Translating the evidence to improve cancer care for Indigenous people — ASN Events

Translating the evidence to improve cancer care for Indigenous people (#315)

Dianne O'Connell 1 , Carla ` Treloar 2 , Christy Newman 2 , Gail Garvey 3 , Patricia Valery 3 , Rajah Supramaniam 1
  1. Cancer Council NSW, Woolloomooloo, NSW, Australia
  2. National Centre for HIV Social Research, University of NSW, Sydney, NSW, Australia
  3. Epidemiology & Health Systems, Menzies School of Health Research, Brisbane, QLD, Australia

The goals of this symposium are to inform the delegates of the latest results on the determinants of poorer cancer outcomes for Aboriginal and Torres Strait Islander peoples and the challenges involved in addressing these determinants.  The key learning objective is to explore the optimal pathways to translate these findings into measureable improvements in the cancer outcomes for Aboriginal and Torres Strait Islander peoples. This will be facilitated by open discussion led by Prof O'Connell.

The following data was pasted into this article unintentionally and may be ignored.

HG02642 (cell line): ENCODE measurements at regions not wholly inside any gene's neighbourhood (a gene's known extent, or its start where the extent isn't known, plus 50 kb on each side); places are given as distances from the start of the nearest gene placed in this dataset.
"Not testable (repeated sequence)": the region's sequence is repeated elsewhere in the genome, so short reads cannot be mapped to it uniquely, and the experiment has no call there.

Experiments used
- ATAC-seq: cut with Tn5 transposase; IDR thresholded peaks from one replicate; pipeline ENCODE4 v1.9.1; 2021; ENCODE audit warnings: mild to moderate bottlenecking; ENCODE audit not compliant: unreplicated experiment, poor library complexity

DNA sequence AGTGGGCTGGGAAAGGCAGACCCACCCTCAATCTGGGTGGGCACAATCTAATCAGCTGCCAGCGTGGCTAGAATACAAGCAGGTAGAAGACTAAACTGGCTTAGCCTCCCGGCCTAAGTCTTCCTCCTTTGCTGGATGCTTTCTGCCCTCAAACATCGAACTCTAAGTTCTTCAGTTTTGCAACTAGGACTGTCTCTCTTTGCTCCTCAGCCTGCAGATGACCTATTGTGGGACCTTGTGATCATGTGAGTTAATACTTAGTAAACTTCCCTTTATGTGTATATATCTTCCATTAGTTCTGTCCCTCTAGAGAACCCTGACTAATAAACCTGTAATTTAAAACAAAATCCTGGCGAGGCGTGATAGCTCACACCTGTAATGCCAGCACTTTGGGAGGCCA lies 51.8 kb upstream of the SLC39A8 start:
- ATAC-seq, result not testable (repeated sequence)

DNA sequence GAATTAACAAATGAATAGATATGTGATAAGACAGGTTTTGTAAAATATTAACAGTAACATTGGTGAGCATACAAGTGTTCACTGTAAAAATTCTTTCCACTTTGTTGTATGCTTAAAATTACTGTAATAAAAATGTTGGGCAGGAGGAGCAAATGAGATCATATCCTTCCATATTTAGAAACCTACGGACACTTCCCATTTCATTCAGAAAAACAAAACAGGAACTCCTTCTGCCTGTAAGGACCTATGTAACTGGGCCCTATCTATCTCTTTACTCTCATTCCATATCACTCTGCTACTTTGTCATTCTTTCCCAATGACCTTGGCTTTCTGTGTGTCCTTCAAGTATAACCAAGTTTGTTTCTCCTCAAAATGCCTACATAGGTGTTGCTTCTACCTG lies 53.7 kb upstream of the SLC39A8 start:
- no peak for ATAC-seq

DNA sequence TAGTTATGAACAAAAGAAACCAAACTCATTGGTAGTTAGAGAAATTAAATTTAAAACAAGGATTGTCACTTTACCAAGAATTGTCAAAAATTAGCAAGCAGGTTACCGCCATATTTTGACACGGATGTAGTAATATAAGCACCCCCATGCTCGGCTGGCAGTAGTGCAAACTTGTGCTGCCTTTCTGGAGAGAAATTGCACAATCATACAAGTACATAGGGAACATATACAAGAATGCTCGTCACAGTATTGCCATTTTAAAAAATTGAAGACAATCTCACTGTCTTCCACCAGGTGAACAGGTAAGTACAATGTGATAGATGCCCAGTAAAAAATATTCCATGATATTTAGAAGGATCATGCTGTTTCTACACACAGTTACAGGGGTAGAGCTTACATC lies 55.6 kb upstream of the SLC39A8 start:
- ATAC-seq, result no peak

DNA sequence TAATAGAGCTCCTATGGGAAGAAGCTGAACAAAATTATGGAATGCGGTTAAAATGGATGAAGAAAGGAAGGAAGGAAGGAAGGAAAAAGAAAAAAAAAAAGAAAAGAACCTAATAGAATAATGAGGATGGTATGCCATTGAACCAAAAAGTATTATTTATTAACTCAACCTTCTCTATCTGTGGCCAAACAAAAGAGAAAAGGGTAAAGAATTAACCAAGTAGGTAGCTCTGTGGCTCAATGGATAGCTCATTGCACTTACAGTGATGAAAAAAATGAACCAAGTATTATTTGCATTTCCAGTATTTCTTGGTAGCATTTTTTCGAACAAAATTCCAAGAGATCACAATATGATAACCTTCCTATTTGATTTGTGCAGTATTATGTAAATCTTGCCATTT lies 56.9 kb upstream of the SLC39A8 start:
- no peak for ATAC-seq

Dr Newman will speak on the importance of critically unpacking the ‘taken for granted’ assumptions behind how health care professionals make sense of cultural differences and how this process can enrich our understanding and response to the health needs of Aboriginal people.

Prof Treloar will explore the cancer care experiences of Aboriginal people in NSW using a social inclusion lens. She will discuss three over-arching common barriers to treatment: socio-economic status, trust (or mistrust), and difficulties in knowing the system of cancer treatment.

A/Prof Garvey will outline the results of her study using a newly developed supportive care needs assessment tool that is culturally appropriate and relevant to Indigenous people.  In particular she will outline how greater assistance in the unmet needs of Indigenous people can optimize care both pre- and post-hospitalisation for Indigenous people with cancer.

Dr Valery will present results that suggest that treatment, comorbidities and stage at diagnosis can explain most of the poorer outcomes experienced by Indigenous people with cancer. However she will also show that a greater understanding is needed of the delays to an early diagnosis, and to explain why fewer cancer treatments are received by Indigenous people.

Mr Supramaniam will speak about the challenges in translating research results and identify some key successes in addressing disparities in cancer treatment and outcomes for Aboriginal people with cancer.